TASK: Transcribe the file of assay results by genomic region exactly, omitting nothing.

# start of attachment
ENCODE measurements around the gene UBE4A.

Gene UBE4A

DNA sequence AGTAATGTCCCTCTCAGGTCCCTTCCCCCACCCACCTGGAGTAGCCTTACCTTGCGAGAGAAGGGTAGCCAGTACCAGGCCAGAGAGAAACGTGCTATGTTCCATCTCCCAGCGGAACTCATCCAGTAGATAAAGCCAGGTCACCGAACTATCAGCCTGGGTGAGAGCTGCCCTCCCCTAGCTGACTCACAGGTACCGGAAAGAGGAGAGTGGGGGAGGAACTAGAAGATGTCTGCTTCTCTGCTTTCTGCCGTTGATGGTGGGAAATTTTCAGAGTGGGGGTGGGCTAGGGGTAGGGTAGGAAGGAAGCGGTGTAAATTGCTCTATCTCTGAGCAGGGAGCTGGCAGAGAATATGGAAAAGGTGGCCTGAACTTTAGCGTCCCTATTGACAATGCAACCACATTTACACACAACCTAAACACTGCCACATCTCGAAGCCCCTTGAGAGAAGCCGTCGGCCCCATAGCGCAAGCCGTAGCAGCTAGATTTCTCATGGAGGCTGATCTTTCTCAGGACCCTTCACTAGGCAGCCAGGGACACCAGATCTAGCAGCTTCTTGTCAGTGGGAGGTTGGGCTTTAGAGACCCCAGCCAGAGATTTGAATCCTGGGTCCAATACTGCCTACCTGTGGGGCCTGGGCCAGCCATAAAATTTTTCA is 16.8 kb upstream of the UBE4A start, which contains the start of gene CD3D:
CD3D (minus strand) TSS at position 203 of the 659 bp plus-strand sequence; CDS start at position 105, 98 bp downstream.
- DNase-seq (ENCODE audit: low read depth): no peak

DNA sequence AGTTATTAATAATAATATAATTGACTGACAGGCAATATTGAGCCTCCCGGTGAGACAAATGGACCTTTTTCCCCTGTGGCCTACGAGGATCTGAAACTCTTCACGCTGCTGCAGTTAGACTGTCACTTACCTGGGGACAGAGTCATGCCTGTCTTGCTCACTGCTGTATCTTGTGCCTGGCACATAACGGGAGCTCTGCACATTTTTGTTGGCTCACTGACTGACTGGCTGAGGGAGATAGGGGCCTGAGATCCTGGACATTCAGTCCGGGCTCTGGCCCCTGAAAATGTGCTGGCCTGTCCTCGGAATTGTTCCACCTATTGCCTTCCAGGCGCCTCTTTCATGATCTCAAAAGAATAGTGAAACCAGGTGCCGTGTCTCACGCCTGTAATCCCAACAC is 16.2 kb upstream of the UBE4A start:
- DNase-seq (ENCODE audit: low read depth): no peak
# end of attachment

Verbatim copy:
ENCODE measurements around the gene UBE4A.

Gene UBE4A

DNA sequence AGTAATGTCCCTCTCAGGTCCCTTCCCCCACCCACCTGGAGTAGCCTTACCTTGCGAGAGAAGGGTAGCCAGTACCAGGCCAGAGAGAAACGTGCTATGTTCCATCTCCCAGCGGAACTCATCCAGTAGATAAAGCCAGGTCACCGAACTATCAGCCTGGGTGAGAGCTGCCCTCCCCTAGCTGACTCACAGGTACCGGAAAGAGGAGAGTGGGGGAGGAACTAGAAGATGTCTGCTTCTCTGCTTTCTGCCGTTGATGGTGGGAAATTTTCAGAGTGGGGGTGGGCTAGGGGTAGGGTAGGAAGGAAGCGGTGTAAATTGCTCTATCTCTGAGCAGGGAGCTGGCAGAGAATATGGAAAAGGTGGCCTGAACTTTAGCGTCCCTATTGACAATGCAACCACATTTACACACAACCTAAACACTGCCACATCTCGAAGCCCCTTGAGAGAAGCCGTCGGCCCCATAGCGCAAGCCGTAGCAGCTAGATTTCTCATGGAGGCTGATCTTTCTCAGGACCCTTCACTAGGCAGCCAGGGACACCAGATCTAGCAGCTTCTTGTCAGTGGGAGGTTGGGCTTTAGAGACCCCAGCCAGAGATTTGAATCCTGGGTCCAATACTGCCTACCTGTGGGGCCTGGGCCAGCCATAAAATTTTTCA is 16.8 kb upstream of the UBE4A start, which contains the start of gene CD3D:
CD3D (minus strand) TSS at position 203 of the 659 bp plus-strand sequence; CDS start at position 105, 98 bp downstream.
- DNase-seq (ENCODE audit: low read depth): no peak

DNA sequence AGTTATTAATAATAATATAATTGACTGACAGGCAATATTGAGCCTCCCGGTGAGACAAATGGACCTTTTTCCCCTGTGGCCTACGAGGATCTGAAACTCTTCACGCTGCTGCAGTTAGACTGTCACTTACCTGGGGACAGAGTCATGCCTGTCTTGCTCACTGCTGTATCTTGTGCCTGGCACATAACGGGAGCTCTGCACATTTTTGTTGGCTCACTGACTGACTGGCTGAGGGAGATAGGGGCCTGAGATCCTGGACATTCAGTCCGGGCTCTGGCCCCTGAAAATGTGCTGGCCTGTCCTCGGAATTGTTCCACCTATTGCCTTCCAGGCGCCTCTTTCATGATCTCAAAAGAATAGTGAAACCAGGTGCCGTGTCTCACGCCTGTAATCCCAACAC is 16.2 kb upstream of the UBE4A start:
- DNase-seq (ENCODE audit: low read depth): no peak